John Marini, The Politics of Budget Control: Congress, the Presidency, and the Growth of the Administrative State This is a study of the transformation of American government in recent decades in light of the principles of constitutionalism.
Forrest McDonald, The Formation of the American Republic, 1763-1789 Although his views on equality in the Founding are problematic, McDonald is one of the best historians of the period. After separating from England, America had to decide whether it would be one nation or many. The author traces how the question was decided and how America managed to check the excesses suffered by other European revolutions begun in the name of “popular rights.”
Robert Middlekauff, The Glorious Cause: The American Revolution, 1763-1789 This is a history of the founding period, which emphasizes the common soldier's view of the Revolution and how he came to see it as a Glorious Cause.
Edmund S. Morgan, The Birth of the Republic, 1763-1789 This book offers a brief and reliable general history to the Revolution and founding.
Paul A. Rahe, Republics Ancient and Modern (3 vols.) The American Founding is impossible to understand apart from its roots in ancient and modern political philosophy. The third volume in the series, Inventions of Prudence: Constituting the American Regime, shows how classical republicanism informed the founding.
Matthew Spalding and Patrick Garrity, A Sacred Union of Citizens A thorough and thoughtful treatment of George Washington's Farewell Address, September 17, 1796, which serves as a useful synopsis of the highest hopes of the founding generation.
Herbert Storing, What the Anti-Federalists Were For The brief and instructive book serves as an introduction to the opponents of ratifying the Constitution, who came to be known as Anti-Federalists. _________, Toward a More Perfect Union, edited by Joseph Bessette This collection gives Storing's analysis of the documents of the founding era. Storing revives the other side of the founding debate over ratification of the Constitution by bringing back the Anti-Federalist question of what kind of citizens Americans should be. Alexis de Tocqueville, Democracy in America, edited by Harvey C. Mansfield and Delba Winthrop. The French political philosopher and statesman Alexis de Tocqueville produced perhaps the most profound and influential commentary on the American character. Written in the 1830s, this very readable work appears in several paperback editions. This more recent edition by Mansfield and Winthrop, however, is the most authoritative.
Thomas G. West, Vindicating the Founders: Race, Sex, Class, and Justice in the Origins of America This groundbreaking book refutes directly the pernicious modern school of scholarship that portrays America's Founders as racist, sexist, and elitist hypocrites. West shows that the Founders were indeed sincere in their beliefs that all human beings are created equal.
Michael P. Zuckert, Natural Rights and the New Republicanism The author traces the political philosophy of the founding to its Whig heritage in England. He compares the philosophy of Whig revolutionaries in England in 1689 and their debt to Hugo Grotius and John Locke with the American revolutionaries of 1776 and their reliance on natural rights.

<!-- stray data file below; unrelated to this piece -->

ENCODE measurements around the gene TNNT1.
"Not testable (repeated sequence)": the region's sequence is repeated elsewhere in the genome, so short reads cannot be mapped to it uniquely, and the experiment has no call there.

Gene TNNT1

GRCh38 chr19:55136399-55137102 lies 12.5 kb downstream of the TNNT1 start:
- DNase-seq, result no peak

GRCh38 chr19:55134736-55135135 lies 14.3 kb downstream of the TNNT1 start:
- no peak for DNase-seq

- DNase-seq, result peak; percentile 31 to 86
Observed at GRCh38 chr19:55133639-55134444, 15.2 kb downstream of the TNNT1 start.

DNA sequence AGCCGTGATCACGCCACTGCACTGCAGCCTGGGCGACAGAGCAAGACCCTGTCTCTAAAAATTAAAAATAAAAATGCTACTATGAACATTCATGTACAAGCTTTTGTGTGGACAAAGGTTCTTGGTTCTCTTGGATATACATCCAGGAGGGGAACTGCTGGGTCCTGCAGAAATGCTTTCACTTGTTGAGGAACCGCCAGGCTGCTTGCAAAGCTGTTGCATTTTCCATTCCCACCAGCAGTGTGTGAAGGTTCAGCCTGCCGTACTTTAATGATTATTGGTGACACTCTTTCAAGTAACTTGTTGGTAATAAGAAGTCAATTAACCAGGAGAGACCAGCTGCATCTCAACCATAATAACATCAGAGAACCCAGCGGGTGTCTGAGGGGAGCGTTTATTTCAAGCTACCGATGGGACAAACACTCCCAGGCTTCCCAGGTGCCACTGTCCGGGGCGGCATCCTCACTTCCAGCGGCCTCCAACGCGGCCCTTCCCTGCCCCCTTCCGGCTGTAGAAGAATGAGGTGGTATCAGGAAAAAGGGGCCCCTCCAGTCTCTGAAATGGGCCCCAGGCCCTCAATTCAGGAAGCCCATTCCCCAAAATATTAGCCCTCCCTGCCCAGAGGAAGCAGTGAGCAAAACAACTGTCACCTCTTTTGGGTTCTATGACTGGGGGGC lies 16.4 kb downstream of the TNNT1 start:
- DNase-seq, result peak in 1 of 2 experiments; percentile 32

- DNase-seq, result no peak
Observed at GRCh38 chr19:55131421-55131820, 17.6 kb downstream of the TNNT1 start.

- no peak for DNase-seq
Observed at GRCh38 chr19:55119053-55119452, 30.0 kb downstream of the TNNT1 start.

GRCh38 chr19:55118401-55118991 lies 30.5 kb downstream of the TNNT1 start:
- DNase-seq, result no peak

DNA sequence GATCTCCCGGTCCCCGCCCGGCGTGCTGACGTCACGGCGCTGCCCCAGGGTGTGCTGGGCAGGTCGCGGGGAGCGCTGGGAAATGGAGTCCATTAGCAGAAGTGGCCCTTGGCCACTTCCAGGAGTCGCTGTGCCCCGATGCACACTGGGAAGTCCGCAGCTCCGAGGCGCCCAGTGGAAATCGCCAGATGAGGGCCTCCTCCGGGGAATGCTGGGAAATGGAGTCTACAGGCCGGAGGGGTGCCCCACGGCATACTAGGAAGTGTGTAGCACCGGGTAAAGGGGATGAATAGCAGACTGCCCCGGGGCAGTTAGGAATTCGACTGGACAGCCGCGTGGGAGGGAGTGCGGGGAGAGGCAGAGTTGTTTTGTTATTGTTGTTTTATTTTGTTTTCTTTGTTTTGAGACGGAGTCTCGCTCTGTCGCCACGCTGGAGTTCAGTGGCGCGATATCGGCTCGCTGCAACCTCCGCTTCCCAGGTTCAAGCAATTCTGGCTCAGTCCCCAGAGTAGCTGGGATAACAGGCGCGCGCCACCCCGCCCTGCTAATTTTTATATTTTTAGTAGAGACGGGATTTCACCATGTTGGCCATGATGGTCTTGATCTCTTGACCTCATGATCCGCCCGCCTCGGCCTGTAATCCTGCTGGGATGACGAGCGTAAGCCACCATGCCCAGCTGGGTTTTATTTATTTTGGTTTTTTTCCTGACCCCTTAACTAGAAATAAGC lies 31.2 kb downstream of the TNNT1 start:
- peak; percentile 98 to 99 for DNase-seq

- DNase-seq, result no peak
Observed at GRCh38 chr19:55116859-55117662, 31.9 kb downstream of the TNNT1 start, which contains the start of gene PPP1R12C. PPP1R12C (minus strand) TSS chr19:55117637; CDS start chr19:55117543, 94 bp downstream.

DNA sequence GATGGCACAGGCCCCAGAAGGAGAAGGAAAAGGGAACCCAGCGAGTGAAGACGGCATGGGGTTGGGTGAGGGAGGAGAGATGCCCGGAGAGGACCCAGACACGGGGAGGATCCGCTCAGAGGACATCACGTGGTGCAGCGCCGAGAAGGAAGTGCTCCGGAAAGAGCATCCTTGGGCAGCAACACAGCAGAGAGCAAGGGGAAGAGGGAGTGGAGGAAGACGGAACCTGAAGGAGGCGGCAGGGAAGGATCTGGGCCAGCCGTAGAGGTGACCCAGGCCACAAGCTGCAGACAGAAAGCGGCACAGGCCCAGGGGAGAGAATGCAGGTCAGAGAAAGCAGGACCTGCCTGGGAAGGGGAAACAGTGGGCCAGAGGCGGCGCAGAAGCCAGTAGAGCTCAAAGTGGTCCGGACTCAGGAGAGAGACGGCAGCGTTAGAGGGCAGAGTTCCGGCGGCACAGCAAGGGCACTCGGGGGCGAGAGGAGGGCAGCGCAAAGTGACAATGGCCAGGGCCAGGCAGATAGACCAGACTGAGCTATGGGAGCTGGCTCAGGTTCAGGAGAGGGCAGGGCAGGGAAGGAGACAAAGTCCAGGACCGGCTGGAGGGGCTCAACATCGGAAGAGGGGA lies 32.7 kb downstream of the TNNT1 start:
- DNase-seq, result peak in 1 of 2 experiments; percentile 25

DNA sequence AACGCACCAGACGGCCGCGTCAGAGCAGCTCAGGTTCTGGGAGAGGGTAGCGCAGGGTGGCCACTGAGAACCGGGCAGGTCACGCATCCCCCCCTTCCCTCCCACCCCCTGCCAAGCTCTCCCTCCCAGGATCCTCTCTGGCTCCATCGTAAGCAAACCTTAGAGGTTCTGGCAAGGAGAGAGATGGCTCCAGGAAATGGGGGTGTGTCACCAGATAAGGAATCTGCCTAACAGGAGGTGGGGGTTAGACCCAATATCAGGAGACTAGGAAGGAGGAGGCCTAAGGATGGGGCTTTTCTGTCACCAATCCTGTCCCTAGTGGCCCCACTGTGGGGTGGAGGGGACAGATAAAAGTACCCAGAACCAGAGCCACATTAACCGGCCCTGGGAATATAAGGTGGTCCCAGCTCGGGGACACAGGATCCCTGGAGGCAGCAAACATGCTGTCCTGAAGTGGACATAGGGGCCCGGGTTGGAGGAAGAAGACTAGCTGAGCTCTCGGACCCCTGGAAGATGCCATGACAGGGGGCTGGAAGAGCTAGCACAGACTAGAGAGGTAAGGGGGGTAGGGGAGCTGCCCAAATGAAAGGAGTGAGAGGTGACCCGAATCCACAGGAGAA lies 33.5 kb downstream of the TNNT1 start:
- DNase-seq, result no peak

The American Founding: Essays on the Formation of the Constitution, edited by J. Jackson Barlow, Leonard W. Levy, and Ken Masugi The American founding was and is a revolution in human government—“a new order of the ages,” as the Great Seal proclaims. These essays, written to celebrate the Bicentennial of the Constitution in 1987, suggest how the Framers' principles might lend guidance today. Encyclopedia of the American Constitution, (4 vols.) edited by Leonard W. Levy, Dennis Mahoney, Kenneth Karst This set, published in 1986, is a comprehensive discussion of the Supreme Court decisions and events that have shaped American constitutionalism. For coverage of more recent constitutional issues, see The Encyclopedia of the American Constitution, Supplement I, Leonard W. Levy, Kenneth Karst, and John G. West.
The Imperial Congress: Crisis in the Separation of Powers, edited by Gordon S. Jones and John Marini This book is a collection of essays on how the separation of powers is threatened by the growth of centralized administration and bureaucracy.
Interpreting Tocqueville, edited by Ken Masugi This collection of contemporary essays updates Tocqueville's prescient warnings of the dangers of bureaucracy, and notes some important omissions in Tocqueville's analysis of America, especially from the perspective of the natural law principles of the Declaration of Independence.
On Faith and Free Government, edited by Daniel C. Palm The role of religious faith in electoral politics has been a source of confusion in recent decades. These essays explain the Founders' view that religion is compatible with, and even necessary to liberal democracy. The book also includes documents and sermons from the founding era.
Saving the Revolution: The Federalist Papers and the American Founding, edited by Charles R. Kesler The Federalist Papers, the authoritative defense of the Constitution, aims to educate citizens in self-government. This collection of essays resumes the pursuit of that goal by examining the principles of the American Revolution found in The Federalist to understand why they were good and why they are worth studying today.
Click above to download Thomas G. West and Douglas A. Jeffrey's indispensable guide to understanding the principles of the American Founding: The Rise and Fall of Constitutional Government in America (pdf).